The right tree in the right spot can make a monumental difference in both curb appeal and adding utility to your property such as shade, privacy, or blocking out the elements. As Certified arborists, our goal is to help give your new tree the right conditions to thrive, which means considering a number of factors before you place your newest friend in the ground. A well planned out landscape will incorporate the following when looking to add trees:
What infrastructure exists on/around my property?
The first step is to outline which areas are off limits off the bat. Always check with your utility company or Diggers Hotline for cable, water, or gas lines that may inhibit tree planting. Do a visual check for electric lines and understand that trees that like to grow tall will conflict with these lines during adulthood. Instead, consider shorter flowering trees or dwarf varieties if you’re in love with a spot underneath powerlines.
What hardiness zone do I live in?
This piece of information is vital in selecting your next tree. If you are set on an orange tree for your yard, you met be let down by the amount of fruit it bears in a Wisconsin summer compared to Florida. When browsing for a new tree, zone information will almost always be provided. Simply match the hardiness zone specified on the tag with that of your area. For a detailed map of Wisconsin, check out the UW Extension map below:
What pests can I expect in my area?
Many Wisconsin residents have already developed arch villians with particular pests in the area. If you already know what common pests cause trouble for trees in your area, lean towards a tree more resistant to these insects to keep it happy and healthy. If you’re not sure what to look out for, ask a neighbor or ask the Wisconsin tree experts with a quick message here.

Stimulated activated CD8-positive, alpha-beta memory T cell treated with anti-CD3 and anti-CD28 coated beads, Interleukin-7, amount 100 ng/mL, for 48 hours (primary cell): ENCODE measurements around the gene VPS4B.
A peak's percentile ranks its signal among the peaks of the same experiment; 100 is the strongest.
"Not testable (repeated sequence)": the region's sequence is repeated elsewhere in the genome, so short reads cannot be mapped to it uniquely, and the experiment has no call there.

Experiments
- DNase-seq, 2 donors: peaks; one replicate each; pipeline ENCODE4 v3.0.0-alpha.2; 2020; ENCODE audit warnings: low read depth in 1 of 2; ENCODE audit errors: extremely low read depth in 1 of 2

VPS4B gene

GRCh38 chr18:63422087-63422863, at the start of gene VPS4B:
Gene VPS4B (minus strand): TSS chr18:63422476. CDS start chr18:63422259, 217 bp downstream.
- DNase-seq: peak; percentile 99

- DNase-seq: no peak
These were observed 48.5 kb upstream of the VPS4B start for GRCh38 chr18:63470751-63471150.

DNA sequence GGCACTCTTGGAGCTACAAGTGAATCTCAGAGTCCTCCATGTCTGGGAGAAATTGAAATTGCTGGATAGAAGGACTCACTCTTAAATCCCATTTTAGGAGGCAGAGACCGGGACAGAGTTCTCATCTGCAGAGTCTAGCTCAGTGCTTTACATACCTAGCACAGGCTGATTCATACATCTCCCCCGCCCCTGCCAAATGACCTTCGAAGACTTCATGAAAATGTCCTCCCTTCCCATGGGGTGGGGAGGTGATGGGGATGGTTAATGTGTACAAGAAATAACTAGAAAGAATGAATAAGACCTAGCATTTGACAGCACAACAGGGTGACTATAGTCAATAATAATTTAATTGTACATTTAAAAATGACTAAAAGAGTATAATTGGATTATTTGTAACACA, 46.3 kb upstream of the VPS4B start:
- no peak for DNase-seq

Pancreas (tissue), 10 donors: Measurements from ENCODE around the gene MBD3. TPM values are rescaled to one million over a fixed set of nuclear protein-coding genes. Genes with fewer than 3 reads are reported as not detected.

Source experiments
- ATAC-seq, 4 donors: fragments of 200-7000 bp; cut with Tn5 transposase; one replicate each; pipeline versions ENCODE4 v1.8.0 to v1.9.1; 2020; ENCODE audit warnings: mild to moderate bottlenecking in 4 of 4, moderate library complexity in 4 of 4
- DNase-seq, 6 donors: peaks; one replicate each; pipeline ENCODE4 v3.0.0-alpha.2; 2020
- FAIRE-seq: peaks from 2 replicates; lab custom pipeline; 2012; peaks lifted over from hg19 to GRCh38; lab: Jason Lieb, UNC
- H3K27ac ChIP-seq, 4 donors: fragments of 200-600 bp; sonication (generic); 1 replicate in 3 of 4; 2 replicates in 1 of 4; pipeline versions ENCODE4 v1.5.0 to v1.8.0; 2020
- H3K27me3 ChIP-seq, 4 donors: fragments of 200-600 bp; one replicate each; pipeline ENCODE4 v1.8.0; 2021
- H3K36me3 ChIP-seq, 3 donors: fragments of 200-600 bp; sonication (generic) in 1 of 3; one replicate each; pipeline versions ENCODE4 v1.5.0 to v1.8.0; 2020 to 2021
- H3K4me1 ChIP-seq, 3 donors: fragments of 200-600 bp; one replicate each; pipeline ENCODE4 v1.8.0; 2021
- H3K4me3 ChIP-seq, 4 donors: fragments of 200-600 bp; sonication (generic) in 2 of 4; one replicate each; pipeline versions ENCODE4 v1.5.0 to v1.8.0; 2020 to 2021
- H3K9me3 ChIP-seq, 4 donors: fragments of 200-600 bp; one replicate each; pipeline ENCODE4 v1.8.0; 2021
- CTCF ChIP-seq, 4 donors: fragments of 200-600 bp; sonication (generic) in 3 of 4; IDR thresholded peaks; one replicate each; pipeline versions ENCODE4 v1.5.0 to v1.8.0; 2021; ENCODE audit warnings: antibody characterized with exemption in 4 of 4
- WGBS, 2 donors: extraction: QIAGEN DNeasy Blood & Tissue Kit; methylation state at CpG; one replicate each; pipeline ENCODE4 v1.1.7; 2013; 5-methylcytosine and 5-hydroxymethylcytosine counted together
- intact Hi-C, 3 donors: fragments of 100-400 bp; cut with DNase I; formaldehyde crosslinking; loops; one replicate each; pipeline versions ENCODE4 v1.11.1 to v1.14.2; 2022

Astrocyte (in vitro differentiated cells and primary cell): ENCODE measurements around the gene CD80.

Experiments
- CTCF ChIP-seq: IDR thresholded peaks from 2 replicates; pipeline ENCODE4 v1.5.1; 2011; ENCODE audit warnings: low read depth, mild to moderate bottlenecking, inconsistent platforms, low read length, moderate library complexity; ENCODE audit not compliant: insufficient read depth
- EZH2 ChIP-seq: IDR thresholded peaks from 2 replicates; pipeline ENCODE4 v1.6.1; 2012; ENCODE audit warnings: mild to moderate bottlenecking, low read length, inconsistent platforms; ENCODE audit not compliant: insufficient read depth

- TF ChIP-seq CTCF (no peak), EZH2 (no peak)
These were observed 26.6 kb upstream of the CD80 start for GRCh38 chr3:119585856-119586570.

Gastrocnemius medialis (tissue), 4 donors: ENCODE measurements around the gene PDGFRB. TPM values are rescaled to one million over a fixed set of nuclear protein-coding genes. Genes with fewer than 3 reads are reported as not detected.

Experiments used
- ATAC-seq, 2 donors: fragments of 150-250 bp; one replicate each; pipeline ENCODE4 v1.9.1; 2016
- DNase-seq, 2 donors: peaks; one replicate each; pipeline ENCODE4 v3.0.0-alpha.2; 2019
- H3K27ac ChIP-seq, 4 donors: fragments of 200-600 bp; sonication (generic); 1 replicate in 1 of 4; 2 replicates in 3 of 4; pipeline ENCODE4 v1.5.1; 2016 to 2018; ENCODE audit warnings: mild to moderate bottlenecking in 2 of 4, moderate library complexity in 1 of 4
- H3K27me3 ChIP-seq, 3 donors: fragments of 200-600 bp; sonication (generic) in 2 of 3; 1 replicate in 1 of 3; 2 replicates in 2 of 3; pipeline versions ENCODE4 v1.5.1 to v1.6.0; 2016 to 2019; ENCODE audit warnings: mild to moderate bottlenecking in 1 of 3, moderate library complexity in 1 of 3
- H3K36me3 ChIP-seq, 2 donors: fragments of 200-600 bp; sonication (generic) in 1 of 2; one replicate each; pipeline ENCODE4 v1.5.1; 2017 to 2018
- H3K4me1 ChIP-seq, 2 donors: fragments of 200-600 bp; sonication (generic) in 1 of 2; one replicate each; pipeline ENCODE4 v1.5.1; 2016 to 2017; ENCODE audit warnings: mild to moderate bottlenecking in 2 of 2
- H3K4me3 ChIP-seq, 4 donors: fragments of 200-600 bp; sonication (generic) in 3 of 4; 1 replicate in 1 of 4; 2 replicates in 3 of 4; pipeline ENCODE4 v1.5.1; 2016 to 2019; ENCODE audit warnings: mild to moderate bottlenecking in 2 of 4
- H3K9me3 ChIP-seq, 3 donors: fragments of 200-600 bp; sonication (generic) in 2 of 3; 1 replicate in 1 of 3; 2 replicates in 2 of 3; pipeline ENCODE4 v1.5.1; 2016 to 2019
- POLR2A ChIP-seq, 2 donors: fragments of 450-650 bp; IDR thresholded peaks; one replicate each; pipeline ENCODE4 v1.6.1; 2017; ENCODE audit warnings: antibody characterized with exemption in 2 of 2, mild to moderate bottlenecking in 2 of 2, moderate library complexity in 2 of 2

How diverse is the current plant life on my property?
Similar to the above, when too many trees of the same species inhabit a tight area, the spread of pests and disease are much more common. You’ve likely run into a problem like this in your gardens when cabbage moths or aphids get ahold of one crop in particular. Tree diversity adds both aesthetic beauty and helps to protect your plant life from the spread of a particular disease or pest.
What kind of soil am I planting into?
Have you ever planted multiple trees or shrubs at the same time and noticed one variety flourishing while the other has no progress? There are numerous factors that could be affecting your plant health, including soil. It’s not uncommon to overlook soil care while planting if you’re new to the green scene. We become so caught up with tree care above ground that we forget what’s happening below is just as important. Since trees grow from the ground up, it’s essential to understand their relationship with soil and the role soil plays on tree health. Using the wrong type of soil, or neglecting to use healthy soil altogether, can be detrimental and cost you your trees.
What is the primary function of my new tree?
This is one of the biggest questions that you have likely already answered. Why do you want a new tree? Are you trying to spice up your yard’s looks, add shade for a row of hostas, block wind gusts, or grow more fruit for smoothies? The answer to these questions will directly influence tree placement. Fruit trees may be placed a bit more liberally, although usually placed closer to the garden, while shade trees are usually placed in specific places in relation to your house.